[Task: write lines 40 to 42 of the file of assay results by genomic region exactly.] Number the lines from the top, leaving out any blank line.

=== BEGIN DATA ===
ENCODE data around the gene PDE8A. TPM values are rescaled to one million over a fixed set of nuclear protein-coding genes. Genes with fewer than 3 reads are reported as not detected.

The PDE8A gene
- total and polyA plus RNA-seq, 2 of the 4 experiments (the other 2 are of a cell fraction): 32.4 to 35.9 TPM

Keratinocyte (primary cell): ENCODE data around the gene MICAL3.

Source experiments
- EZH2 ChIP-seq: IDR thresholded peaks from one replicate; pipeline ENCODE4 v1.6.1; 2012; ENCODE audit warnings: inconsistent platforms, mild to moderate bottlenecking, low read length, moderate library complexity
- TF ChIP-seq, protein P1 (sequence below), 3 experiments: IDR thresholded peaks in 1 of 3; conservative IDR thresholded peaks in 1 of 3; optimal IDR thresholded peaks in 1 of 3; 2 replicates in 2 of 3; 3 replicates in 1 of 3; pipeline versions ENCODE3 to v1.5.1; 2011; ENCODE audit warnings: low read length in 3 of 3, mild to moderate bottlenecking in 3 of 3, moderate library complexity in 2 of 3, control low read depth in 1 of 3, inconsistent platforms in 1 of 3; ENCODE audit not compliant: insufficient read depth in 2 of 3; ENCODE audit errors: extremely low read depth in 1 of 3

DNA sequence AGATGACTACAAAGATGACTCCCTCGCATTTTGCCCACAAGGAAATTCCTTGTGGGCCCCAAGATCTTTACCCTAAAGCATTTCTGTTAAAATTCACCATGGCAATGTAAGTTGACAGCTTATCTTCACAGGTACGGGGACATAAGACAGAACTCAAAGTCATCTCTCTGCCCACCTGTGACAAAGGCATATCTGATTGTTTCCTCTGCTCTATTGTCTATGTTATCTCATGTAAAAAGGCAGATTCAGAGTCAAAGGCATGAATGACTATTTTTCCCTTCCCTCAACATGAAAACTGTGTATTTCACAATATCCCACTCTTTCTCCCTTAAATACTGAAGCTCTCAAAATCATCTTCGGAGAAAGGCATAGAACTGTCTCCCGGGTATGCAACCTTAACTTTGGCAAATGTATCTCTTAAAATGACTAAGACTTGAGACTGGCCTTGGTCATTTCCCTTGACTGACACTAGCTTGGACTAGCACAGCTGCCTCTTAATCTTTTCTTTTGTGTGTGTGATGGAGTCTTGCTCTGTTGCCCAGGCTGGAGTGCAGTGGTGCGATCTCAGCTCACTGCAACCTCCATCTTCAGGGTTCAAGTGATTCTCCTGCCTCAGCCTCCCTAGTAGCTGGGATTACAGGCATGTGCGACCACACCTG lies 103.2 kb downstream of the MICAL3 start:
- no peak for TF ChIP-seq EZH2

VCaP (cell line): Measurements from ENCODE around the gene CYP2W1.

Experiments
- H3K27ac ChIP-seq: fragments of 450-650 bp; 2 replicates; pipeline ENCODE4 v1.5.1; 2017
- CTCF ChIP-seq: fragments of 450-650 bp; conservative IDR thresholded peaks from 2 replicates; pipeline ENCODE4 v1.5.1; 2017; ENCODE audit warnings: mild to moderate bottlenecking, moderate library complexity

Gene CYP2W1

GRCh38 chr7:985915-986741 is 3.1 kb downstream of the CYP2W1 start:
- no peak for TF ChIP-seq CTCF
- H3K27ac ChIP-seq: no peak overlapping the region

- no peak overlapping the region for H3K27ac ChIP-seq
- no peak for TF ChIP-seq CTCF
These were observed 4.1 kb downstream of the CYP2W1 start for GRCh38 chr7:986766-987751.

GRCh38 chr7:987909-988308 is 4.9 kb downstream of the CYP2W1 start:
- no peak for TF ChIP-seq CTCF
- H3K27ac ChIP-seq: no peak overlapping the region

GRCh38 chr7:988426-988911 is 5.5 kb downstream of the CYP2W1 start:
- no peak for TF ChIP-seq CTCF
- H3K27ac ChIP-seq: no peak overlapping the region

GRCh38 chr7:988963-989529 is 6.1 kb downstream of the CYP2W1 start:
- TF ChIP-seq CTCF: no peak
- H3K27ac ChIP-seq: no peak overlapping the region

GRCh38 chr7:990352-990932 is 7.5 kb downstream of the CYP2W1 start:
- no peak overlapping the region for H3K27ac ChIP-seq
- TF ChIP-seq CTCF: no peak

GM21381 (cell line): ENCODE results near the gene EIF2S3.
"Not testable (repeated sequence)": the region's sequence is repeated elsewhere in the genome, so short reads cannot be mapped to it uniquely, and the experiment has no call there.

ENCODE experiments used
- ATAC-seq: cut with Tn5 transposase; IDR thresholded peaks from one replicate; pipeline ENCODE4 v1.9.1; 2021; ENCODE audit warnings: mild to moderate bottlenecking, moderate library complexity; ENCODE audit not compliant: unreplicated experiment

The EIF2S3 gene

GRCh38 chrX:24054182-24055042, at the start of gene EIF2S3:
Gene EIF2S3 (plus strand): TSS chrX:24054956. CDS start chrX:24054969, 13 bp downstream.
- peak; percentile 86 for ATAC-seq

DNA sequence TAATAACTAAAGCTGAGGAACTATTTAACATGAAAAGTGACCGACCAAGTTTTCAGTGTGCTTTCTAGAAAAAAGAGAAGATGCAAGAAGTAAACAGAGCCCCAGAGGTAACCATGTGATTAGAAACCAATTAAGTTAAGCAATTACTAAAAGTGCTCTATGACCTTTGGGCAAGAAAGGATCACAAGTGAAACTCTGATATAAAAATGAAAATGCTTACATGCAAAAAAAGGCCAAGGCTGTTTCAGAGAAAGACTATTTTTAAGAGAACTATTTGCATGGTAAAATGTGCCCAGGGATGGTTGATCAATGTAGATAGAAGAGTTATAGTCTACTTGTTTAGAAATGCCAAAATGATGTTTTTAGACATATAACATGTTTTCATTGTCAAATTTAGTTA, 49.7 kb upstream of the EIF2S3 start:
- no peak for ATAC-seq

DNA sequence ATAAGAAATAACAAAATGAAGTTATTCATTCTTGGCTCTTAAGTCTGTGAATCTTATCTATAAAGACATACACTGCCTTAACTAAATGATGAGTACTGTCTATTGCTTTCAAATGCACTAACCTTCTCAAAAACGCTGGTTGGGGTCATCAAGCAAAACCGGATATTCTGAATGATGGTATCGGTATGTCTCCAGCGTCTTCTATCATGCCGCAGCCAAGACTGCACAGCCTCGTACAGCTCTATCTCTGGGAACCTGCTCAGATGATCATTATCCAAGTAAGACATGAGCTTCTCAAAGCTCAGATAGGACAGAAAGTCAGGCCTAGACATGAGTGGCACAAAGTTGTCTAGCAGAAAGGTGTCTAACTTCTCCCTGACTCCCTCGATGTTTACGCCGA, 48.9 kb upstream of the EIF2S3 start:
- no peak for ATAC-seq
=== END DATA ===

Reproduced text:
- peak; percentile 86 for ATAC-seq

DNA sequence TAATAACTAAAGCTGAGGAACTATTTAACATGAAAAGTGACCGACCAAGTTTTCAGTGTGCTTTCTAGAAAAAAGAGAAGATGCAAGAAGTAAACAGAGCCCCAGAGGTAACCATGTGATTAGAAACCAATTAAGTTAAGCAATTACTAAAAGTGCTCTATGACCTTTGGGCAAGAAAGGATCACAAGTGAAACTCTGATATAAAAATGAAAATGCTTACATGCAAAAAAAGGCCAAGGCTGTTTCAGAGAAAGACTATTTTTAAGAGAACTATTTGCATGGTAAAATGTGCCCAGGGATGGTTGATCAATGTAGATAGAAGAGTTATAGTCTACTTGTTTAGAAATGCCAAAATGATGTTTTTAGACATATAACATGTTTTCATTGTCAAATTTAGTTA, 49.7 kb upstream of the EIF2S3 start:
- no peak for ATAC-seq